Hey! Just taking the new blog for a first spin.
The article below caught my eye this morning when I checked my Google Alerts. It concerns the approval process for a windfarm in New Hampshire. Of interest to Restoration Systems is the large offering of mitigation the developer of the windfarm proposed to off-set the environmental damage resulting from the development of the power. In this case the wind farm only provided “preservation” based off-sets. It begs me to ask why do these kind of deals get down in such an ad-hoc fashion? Why was not the investment made ahead of time by private capital to preserve such lands and sell credits to the development? If not the total mitigation package, at least portion of the package could have been from pre-planned and purchased conservation banks. In any case, from Restoration Systems perspective, it is good to see mitigation being required.
WIND FARM POISED FOR APPROVAL
June 03, 2009
CONCORD – The wind farm proposed for central Coös County has cleared another hurdle.
The seven-member Site Evaluation Committee (SEC) voted unanimously on Wednesday afternoon that constructing and operating the 33-turbine 99-megawatt wind farm would not have unreasonable adverse effects on the natural environment, water and air quality, and public health and safety.
IT GOES ON TO SAY….
SEC members spent the bulk of its time on Wednesday asking questions of a two-person panel of wildlife biologists who both helped forge the mitigation package that became an integral part of GRP’s proposal.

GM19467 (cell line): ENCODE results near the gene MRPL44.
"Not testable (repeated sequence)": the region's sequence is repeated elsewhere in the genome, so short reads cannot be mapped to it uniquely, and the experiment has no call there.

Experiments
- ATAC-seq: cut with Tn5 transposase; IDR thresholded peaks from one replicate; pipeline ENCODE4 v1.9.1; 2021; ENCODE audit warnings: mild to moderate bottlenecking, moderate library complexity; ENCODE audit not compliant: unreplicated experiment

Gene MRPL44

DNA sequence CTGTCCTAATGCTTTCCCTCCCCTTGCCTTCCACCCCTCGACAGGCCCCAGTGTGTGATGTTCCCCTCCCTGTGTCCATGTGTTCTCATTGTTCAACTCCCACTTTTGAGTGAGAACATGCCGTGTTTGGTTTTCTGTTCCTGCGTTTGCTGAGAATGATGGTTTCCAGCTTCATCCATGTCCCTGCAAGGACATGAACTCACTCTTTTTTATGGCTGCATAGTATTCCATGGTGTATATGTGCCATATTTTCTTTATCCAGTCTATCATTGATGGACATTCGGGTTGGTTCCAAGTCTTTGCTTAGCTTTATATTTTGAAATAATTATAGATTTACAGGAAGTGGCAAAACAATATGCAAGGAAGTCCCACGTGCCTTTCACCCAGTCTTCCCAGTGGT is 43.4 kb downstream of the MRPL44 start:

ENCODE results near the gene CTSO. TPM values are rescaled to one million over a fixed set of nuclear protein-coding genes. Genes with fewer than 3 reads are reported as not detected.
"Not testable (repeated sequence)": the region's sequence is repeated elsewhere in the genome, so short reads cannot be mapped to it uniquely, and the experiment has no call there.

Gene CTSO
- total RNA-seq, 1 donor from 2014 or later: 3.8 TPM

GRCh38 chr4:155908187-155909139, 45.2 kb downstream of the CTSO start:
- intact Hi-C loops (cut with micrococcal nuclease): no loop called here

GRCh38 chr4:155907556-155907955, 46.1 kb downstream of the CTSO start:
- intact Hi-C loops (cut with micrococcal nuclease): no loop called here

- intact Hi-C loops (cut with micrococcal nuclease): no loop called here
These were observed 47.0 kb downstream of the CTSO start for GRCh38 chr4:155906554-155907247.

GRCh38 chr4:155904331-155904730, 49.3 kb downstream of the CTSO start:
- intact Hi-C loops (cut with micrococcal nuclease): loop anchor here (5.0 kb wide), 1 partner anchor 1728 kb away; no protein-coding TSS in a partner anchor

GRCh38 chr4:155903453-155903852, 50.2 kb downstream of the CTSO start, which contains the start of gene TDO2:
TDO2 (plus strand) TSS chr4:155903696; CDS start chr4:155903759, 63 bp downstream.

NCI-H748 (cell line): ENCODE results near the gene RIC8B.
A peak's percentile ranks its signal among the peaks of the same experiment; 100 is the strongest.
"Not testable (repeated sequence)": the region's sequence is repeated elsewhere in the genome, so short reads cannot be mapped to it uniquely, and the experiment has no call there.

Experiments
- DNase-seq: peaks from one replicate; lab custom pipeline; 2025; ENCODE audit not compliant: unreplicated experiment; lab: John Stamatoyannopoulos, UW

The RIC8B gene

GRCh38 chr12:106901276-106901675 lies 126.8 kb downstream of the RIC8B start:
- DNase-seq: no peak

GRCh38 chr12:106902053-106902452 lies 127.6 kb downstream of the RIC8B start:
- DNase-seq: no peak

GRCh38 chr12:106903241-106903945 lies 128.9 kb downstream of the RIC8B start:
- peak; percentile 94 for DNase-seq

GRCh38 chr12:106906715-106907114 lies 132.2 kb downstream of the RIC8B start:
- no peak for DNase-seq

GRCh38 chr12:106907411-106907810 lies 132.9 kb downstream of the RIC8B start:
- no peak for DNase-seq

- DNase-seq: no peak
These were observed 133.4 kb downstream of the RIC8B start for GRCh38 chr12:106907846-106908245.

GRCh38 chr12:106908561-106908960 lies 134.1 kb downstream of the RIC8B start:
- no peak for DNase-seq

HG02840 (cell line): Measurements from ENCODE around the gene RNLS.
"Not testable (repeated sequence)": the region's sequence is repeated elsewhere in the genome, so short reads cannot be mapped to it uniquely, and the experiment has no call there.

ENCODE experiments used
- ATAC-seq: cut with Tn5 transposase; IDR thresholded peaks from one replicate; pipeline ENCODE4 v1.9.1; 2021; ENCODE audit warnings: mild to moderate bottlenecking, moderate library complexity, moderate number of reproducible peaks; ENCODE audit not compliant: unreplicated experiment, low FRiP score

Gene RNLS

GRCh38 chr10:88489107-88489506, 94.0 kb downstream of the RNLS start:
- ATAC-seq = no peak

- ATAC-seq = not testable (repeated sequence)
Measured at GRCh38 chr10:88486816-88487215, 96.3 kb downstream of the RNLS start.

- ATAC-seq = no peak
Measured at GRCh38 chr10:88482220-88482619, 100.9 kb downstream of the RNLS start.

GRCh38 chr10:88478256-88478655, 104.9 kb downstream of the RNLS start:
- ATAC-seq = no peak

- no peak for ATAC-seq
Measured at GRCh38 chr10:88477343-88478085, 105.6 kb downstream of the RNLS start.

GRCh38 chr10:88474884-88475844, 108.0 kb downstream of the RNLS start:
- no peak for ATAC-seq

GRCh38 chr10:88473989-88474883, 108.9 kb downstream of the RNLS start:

GRP has agreed to conserve 1,735 acres of high-elevation spruce-fir forest by transferring ownership to the state in perpetuity. The package includes 1,281 acres on Mt. Kelsey as well as 220 acres on Long Mountain and 60 acres on Muise Mountain to the west, both of which abut the 39,000-acre Nash Stream State Forest, about half of which is protected from any timber harvesting.
In their pre-filed testimony at the start of the process, representatives of both Fish and Game and the Appalachian Mountain Club (AMC) were particularly concerned about the destruction and/or disturbance of habitat used by the American marten, three-toed woodpecker, and Bicknell’s thrush as well as that of potential travel routes and habitat used by the Canada lynx.
In addition to designating specific acres for permanent protection, the mitigation package also calls for GRP to give $750,000 to the state to conserve additional acreage in Coös County, with a particular focus on high-elevation habitat.